Misplaced fury in the copyright bunker

What an extraordinarily foolish decision by Constantin Films to pull its ranting Hitler clips from YouTube. When you create one of the world’s most popular pieces of viral content, and then clumsily try to pull it, you become a killjoy on a massive global scale, snatching away a toy that millions of people were enjoying in our shared digital playground.

Through probably few of us have seen the movie,Downfall, we’ve no doubt all seen the intense scene in which the Führer is told of the inevitability of defeat dozens of times in itsvarious incarnations. Combined with subtitles addressing a considerably more frivolous topic than the end of the Third Reich, his electrifying fury is rendered highly amusing. Practically all the stories that have temporarily caught the interest of our capricious culture have been translated into a Hitler rant, from Senator Conroy’s internet Maginot Line, toHey Hey‘s return to our Lebensraums, to Kanye’s blitzkrieg of Taylor Swift’s acceptance speech at the MTV Awards. Taken together, the clips form as a comprehensive record of the memes that have distracted the world from its work the past year or so. They are a valuable historical record of our inexhaustible appetite for wasting time on the internet.

But now Constantin Films has decided we can view this archive of our own whimsy no more. And in one sense I can see why they’ve made this decision. I’m sure that at the climax of what was apparently an excellent film, projected twenty feet high in a darkened space, the performance is extremely powerful, leaving the audience as terrified as Hitler’s sidekicks. And the film is, of course, part of an ongoing process of the utmost seriousness – Germany’s attempt to wrestle with the demons of its horrifying recent past. Let’s face it, the resubtitling is not exactly respectful of the filmmakers’ craft.

But the undeniable fact is that in a tiny YouTube window, deliciously devoid of context, the scene is very funny, precisely because it’s so serious to begin with. Though this performance is probably entirely accurate, viewed in isolation it’s hammier than a pork-themed episode ofBaywatch. And while that obviously wasn’t intended, there’s no denying the judgement of the marketplace.

But in its own way, mocking the last century’s premier bogeymen has a certain value. By laughing at Hitler, by making him ridiculous, we strip him of his power to frighten us. Plus, it’s just plain fun to subtitle notorious villains, as The Chaser discovered when we began producing ourMessage From Osama videos. Fortunately for us, the rights holder Al Qaeda is more interested in implementing sharia copyright law via its planned global caliphate than issuing petty takedown notices to decadent Westerners who remix its content.

If even Osama bin Laden is liable to have his work reinterpreted on the internet, so are all content producers. The ubiquitous availability of video and audio editing software, and the advent of free video sharing services, has made this almost ridiculously easy. It was little wonder, then, that one of the first responses to Constantin’s move was another subtitled video of Hitler getting angry about it.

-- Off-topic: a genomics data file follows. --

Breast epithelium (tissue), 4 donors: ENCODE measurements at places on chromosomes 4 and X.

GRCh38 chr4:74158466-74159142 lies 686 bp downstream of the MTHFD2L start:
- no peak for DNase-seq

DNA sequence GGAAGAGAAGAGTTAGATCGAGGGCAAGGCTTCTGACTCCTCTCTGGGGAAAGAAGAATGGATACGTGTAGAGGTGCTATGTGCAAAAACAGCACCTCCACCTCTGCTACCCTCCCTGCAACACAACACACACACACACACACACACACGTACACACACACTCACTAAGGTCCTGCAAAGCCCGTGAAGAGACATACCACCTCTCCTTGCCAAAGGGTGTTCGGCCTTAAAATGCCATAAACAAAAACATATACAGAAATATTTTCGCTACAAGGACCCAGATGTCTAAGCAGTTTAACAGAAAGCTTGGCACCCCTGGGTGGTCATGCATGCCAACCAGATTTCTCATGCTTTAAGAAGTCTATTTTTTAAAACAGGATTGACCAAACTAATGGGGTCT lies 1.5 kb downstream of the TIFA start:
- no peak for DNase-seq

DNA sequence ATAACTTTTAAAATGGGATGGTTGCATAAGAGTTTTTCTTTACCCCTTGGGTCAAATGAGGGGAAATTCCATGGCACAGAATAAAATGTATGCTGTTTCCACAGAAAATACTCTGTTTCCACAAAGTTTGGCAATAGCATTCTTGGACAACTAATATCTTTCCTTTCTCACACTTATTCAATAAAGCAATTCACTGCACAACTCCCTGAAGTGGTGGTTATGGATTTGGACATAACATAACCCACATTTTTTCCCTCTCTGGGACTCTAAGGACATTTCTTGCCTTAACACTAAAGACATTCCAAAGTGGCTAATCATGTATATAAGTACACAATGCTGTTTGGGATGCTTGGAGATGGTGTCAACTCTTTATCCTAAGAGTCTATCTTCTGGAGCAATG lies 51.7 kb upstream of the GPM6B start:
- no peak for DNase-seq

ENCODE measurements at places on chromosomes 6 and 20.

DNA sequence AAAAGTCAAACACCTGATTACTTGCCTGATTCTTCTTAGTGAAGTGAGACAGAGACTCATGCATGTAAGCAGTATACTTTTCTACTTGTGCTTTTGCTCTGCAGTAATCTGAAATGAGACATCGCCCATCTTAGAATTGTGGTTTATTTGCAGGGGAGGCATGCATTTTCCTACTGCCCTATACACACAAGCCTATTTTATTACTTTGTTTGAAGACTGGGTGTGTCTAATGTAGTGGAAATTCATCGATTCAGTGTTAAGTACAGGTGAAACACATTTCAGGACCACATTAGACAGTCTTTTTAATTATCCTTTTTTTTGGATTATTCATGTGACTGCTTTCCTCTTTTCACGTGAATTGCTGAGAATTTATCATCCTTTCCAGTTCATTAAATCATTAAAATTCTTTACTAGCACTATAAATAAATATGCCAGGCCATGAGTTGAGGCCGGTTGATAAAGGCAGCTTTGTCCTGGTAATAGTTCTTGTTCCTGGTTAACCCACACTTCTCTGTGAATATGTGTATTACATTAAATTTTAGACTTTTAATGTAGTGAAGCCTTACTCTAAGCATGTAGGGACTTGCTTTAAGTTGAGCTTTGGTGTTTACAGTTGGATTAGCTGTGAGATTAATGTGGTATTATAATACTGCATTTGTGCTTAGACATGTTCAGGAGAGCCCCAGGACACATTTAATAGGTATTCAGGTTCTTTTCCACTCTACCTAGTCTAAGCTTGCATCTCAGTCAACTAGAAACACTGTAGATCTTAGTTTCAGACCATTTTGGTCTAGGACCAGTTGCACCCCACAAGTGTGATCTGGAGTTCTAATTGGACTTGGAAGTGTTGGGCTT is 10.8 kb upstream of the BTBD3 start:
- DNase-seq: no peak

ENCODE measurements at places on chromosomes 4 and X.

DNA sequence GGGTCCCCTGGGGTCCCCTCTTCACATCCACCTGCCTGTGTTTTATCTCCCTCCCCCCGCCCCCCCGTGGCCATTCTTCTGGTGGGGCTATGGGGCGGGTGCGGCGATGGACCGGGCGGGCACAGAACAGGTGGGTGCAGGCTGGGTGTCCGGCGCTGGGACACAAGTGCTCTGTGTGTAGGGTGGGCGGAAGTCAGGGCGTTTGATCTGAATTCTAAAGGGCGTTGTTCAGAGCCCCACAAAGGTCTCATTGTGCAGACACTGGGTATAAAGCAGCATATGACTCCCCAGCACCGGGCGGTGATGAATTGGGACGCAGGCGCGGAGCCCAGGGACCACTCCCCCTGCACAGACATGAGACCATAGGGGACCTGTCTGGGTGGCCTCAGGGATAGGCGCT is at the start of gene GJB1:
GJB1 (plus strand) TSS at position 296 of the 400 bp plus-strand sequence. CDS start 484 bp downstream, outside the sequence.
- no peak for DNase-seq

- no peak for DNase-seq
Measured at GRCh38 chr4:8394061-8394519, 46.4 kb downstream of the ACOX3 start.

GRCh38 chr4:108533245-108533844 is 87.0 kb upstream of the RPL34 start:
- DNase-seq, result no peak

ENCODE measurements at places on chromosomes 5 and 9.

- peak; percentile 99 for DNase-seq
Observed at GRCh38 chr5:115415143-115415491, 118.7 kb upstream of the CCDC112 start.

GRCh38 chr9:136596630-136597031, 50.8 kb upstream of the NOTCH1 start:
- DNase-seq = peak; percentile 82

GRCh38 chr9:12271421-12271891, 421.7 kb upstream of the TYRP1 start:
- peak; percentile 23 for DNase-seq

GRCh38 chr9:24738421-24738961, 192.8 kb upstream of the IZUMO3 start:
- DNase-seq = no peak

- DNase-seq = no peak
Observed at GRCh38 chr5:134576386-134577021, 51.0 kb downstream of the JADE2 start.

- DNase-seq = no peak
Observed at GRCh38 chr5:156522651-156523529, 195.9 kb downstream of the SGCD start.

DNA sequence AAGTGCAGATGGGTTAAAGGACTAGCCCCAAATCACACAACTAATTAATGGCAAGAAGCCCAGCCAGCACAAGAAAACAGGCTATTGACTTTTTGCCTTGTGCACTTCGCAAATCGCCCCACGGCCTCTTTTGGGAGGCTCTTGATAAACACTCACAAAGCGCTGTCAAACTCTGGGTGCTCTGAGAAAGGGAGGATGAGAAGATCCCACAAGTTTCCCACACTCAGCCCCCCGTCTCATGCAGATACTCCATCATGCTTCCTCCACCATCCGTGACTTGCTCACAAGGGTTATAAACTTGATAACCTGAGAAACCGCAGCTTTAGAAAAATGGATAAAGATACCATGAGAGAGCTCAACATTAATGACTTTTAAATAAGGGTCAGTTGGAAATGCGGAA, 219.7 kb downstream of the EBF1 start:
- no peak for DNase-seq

As hard as film producers might like to try, this genie simply can’t be put back in the bottle. Even if all the clips are taken down from YouTube, there are still countless other video-sharing services – the response clip I linked to above was on Vimeo, for instance. Furthermore, in many places, adapting other people’s copyright material for parody and satire is legal. Recent changes to Australian copyright law have guaranteed this principle, to the great delight of our nation’s piss-takers. So while it may be a violation of YouTube’s terms of service, it would seem that there’s nothing wrong about subtitling a clip like this, at least in Australia.

The more sensible response from Constantin would have been to use the clip’s surprise popularity to promote their DVD. Millions more people have now heard of their film, after all. They could have released a web ad where Hitler gets angry because he can’t find a copy in his local Blockbuster Video, or created a subtitle-your-own video toy to allow users to produce their own clips and share them (as we did with Osama, in fact). They could even have included a selection of the best examples as a DVD extra. Gratitude to the web for giving their 2004 movie a new life might have been a more appropriate response, even if as filmmakers they didn’t realise they were making a highly popular comedy sketch.

In this online world of endless appropriation and adaptation, the greatest crime is not using another’s work, it’s failing to have a sense of humour about it when it happens to you. While the film’s director has shown an wonderful sense of humour about this, Constantin have not. Instead, they’ve gone from obscurity to infamy overnight, and it won’t help them sell a single extra copy ofDownfall. Which is a shame, because I hear it’s quite good. Especially that scene where Hitler loses it.

This article originally appeared at The Drum. There are some great comments on it over there.

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